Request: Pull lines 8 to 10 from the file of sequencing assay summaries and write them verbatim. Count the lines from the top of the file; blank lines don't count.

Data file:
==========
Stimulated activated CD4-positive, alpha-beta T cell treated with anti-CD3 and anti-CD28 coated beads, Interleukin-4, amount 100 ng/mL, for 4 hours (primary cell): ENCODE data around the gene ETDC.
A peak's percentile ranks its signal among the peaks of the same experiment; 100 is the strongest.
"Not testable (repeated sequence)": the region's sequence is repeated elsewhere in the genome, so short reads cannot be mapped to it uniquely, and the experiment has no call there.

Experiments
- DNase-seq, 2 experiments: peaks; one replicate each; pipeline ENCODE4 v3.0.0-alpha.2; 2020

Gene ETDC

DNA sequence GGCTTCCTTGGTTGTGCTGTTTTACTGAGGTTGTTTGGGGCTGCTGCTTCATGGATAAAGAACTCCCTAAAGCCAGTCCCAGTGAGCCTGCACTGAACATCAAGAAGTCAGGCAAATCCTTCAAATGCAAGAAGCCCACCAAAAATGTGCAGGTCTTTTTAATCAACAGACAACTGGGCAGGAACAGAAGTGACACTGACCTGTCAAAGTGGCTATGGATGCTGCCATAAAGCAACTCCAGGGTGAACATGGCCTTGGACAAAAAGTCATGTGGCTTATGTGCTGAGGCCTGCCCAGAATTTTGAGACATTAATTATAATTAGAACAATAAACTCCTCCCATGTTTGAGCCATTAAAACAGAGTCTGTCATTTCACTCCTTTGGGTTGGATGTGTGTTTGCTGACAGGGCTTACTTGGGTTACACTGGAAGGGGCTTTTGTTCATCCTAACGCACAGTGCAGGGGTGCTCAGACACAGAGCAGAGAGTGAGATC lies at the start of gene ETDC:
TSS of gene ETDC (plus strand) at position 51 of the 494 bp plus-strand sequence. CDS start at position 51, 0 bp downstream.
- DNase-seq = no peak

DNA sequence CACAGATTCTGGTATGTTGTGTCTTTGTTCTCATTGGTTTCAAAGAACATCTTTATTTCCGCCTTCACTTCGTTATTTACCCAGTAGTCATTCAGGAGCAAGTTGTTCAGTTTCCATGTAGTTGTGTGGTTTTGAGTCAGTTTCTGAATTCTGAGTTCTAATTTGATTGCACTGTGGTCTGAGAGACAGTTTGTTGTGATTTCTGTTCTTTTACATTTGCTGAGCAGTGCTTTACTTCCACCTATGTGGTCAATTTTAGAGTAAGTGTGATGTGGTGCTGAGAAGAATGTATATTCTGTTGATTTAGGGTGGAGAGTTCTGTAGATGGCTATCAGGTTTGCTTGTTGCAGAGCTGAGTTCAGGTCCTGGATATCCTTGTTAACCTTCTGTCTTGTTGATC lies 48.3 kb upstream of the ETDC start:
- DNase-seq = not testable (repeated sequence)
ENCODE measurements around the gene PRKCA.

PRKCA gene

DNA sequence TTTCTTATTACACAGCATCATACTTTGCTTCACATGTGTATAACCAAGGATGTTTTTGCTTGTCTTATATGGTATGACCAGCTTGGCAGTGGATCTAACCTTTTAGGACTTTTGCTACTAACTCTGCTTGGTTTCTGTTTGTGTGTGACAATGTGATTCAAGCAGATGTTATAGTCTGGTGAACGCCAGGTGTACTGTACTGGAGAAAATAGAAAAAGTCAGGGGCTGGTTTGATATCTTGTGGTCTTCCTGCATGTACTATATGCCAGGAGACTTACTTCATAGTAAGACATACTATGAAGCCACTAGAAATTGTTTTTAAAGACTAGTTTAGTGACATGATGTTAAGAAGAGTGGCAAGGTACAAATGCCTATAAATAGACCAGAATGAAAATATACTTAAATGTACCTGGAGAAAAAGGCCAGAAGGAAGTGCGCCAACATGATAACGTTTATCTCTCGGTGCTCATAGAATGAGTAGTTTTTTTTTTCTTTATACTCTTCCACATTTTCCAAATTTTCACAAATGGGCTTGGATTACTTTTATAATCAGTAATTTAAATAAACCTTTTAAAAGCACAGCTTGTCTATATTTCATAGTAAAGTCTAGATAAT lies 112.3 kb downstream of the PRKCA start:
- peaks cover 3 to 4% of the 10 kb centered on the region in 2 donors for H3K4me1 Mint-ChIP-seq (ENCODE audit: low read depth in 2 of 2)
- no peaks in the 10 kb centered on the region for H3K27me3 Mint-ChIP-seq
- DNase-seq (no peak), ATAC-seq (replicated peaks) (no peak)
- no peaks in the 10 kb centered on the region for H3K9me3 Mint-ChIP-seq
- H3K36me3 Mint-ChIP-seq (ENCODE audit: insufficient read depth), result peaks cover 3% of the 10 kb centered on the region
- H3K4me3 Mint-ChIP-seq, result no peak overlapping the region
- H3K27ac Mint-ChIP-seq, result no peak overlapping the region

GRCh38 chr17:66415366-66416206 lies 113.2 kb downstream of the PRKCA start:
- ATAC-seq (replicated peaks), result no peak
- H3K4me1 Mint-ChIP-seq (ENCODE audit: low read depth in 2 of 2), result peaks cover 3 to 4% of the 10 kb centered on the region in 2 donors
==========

TSS of gene ETDC (plus strand) at position 51 of the 494 bp plus-strand sequence. CDS start at position 51, 0 bp downstream.
- DNase-seq = no peak

DNA sequence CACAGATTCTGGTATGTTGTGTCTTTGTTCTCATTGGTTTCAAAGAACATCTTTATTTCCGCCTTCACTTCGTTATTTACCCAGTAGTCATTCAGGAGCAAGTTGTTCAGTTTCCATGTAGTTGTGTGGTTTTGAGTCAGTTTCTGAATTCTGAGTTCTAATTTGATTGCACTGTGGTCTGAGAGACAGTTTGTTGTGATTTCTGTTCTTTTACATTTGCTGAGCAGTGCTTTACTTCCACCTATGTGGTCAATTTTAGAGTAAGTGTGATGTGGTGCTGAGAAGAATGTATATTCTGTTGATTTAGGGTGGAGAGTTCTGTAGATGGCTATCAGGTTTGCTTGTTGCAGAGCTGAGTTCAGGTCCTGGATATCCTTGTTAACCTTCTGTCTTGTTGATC lies 48.3 kb upstream of the ETDC start: